Entrepreneurs are always looking for ways to maximize value and reduce overheads. Although there are many effective ways to do this, eliminating legal services from your budget isn’t.
The legal side of business is incredibly complex, especially for a newbie entrepreneur. Using DIY documents and reading legal advice online is a strategy that could cause trouble down the road. Even a single small mistake will result in huge costs, which could put you at risk of going out of business. With that in mind, here are ten huge legal mistakes all business owners must avoid.
#1: Not Knowing Legal Basics
The biggest legal pitfalls to watch out for are those you don’t even know about. Despite the adage, what you don’t know can hurt you. In fact, it could cause your business to go under. New entrepreneurs have a lot to learn, especially regarding legalities. Buying the right insurance, documenting agreements correctly, and following tax rules doesn’t happen unless you know your stuff. Although you should learn the basics, be sure you team up with business law experts too.
#2: Not Using Experienced Counsel
Many entrepreneurs try to avoid splashing out on experienced legal counsel. Instead, they turn to online resources or rely on the advice of friends and relatives. In doing so, these entrepreneurs deny themselves the legal expertise they need to avoid many legal issues later. Law isn’t something you can improvise on, especially where a business is concerned. To protect your new venture, you must conduct research to find experienced legal counsel you know you can trust.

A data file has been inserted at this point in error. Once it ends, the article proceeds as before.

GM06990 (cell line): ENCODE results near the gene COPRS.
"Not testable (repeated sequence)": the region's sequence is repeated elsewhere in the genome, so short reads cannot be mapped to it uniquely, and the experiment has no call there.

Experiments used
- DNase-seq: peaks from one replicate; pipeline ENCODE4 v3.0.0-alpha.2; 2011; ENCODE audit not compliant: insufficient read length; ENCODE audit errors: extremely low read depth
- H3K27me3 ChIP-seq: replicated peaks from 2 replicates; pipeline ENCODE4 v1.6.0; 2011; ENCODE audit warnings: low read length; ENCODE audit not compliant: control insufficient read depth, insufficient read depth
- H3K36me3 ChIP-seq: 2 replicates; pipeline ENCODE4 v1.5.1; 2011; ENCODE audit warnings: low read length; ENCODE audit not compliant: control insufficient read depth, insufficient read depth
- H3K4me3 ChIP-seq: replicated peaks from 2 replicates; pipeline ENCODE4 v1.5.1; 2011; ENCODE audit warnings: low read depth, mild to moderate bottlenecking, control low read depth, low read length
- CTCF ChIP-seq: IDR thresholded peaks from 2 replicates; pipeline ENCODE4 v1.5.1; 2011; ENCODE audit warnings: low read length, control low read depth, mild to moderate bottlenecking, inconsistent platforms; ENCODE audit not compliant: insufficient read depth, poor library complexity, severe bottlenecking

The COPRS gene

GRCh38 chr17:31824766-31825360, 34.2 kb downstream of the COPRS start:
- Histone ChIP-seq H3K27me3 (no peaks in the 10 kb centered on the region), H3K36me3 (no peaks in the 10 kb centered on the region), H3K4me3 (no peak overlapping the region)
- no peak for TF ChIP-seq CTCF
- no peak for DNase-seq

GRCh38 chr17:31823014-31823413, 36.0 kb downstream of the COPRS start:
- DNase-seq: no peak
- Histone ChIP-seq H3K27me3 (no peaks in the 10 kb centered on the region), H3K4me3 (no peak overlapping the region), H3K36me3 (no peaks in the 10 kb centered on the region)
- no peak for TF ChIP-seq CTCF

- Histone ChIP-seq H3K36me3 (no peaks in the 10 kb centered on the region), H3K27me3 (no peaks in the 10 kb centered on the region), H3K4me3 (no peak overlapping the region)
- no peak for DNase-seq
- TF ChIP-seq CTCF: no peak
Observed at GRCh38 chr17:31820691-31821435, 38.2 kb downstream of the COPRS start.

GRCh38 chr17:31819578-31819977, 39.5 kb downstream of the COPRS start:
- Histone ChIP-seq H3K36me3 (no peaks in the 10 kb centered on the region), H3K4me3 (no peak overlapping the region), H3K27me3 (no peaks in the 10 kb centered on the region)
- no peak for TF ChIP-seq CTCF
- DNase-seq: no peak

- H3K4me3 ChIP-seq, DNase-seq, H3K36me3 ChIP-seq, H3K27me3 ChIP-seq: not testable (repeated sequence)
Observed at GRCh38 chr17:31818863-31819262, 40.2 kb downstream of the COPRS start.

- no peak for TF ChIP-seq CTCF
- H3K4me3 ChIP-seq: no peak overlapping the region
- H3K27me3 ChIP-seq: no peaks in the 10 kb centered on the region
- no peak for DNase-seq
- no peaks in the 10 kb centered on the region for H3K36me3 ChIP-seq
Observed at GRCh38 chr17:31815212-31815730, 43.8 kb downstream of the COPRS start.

#3: Not Leaving Your Employment
When you first launch a business, most people would advise that you remain in employment. After all, there are no guarantees that your business will be successful. Having a day job to fall back on can take away some of the pressure you might have felt. That being said, you shouldn’t start a competing business while still employed. If you intend to compete with your employer, you must review your employment contract and make sure that you won’t be sued as a result.
#4: Not Incorporating Early Enough
A forgotten founder is a partner involved in starting a business but subsequently drops out. This person then returns to the company as it launches, usually with bigger ideas of what their contribution was. They then demand equity for their contribution, causing problems for other founders. Thankfully, this issue can be eliminated. Incorporating early and issuing shares to each founder should keep forgotten founders at bay, as well as prevent potential tax issues.
#5: Not Writing a Will
No one wants to imagine what would happen if they were to die. However, as a business owner, you absolutely must do. Unless you prepare for the future, the business you’ve worked hard to build could end up in the wrong hands. You must write a will to ensure that your wishes are heard. In some instances, you might wish to hire a probate attorney too. Even when a will is present, probate must be used to prove its legitimacy, as well as oversee its proper execution.